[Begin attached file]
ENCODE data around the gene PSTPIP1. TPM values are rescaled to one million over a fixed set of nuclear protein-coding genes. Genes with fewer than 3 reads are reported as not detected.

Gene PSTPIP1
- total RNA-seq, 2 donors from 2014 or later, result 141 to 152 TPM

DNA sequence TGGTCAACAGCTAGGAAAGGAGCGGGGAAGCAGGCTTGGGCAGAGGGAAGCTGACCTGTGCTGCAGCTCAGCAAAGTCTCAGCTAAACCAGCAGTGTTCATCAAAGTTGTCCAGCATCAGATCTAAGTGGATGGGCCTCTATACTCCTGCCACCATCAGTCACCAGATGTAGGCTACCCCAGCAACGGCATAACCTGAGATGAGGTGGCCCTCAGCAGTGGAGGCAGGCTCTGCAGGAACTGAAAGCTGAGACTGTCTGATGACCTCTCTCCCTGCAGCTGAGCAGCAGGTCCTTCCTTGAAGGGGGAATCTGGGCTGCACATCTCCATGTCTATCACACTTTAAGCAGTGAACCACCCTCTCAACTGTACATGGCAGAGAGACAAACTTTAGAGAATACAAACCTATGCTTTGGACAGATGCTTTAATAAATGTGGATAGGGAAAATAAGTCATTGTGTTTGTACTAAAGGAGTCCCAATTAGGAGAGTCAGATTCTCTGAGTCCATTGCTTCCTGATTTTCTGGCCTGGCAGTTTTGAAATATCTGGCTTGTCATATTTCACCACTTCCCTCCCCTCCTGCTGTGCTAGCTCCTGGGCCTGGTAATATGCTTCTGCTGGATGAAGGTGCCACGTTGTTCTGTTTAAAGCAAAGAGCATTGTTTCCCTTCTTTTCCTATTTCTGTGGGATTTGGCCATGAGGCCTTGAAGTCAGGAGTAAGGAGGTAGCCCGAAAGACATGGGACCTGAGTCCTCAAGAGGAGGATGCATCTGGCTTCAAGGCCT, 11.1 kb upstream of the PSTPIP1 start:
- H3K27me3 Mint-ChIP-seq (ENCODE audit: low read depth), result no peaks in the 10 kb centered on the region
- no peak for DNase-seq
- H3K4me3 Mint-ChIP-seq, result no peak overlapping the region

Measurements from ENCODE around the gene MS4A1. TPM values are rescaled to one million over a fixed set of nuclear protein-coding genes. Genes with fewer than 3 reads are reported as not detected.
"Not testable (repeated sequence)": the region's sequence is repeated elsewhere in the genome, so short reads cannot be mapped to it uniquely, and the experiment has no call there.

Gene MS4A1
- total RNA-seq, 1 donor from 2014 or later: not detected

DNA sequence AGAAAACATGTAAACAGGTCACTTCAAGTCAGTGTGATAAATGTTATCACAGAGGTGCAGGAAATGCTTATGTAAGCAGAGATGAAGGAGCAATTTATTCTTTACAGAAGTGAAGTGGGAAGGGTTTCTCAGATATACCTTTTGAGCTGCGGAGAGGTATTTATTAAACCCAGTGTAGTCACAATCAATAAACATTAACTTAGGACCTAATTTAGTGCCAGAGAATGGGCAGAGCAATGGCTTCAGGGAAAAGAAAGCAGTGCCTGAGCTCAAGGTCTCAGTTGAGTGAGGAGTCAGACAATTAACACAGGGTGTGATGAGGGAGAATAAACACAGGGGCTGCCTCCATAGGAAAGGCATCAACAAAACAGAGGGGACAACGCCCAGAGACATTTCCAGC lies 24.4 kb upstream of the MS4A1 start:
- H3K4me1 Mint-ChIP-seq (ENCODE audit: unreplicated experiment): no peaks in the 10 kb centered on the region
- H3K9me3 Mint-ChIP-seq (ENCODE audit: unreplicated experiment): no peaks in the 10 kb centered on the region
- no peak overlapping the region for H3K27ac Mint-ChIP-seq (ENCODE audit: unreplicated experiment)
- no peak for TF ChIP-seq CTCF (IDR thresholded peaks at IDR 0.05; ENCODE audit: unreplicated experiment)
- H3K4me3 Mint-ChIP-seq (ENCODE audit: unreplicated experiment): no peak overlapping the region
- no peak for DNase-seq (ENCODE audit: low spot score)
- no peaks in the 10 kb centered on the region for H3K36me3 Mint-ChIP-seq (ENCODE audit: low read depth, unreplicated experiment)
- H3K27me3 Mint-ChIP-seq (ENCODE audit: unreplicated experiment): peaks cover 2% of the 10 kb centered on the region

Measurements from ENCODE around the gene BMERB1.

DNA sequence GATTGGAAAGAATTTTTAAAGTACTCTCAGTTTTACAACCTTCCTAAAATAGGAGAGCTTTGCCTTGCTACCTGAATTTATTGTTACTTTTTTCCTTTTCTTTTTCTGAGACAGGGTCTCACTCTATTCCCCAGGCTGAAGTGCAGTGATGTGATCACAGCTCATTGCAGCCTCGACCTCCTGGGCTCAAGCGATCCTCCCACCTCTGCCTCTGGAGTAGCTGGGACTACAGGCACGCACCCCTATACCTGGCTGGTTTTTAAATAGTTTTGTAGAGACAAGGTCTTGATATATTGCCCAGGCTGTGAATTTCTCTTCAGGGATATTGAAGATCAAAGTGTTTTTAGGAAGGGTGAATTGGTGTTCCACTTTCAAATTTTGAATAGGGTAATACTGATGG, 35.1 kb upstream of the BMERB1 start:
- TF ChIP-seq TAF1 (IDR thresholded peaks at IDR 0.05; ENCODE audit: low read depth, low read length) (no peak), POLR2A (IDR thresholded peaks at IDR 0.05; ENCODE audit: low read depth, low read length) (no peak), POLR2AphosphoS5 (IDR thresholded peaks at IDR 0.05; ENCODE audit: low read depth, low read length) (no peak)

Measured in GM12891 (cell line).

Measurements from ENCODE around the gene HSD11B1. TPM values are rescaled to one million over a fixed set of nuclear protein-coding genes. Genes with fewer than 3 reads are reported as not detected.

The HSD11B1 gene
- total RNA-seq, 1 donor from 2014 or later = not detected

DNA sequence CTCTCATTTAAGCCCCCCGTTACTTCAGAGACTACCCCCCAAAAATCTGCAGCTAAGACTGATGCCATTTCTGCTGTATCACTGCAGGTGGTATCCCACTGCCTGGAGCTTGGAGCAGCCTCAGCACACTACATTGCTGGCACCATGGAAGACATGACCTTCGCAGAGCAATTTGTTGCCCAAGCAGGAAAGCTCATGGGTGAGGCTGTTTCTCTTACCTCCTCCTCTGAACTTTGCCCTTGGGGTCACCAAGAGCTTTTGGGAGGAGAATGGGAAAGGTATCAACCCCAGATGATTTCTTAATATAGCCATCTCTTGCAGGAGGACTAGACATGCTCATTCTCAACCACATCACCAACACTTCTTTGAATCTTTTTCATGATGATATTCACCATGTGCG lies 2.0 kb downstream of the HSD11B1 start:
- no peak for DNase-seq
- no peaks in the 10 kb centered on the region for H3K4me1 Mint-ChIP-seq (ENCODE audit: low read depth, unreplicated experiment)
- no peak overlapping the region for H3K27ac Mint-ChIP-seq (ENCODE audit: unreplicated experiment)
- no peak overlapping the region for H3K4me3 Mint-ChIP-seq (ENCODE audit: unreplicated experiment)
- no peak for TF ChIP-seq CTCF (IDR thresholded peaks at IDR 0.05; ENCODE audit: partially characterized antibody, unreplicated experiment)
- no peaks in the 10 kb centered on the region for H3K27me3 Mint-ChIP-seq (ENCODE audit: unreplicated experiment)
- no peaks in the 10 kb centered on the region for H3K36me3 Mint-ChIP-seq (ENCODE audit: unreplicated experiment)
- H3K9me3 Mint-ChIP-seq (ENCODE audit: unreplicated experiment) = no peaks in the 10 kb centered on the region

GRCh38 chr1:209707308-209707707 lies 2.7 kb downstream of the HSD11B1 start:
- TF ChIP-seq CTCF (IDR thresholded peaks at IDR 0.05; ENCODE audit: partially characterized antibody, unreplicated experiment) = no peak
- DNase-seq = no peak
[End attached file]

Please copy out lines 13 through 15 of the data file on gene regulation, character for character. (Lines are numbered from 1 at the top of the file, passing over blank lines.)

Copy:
- H3K4me1 Mint-ChIP-seq (ENCODE audit: unreplicated experiment): no peaks in the 10 kb centered on the region
- H3K9me3 Mint-ChIP-seq (ENCODE audit: unreplicated experiment): no peaks in the 10 kb centered on the region
- no peak overlapping the region for H3K27ac Mint-ChIP-seq (ENCODE audit: unreplicated experiment)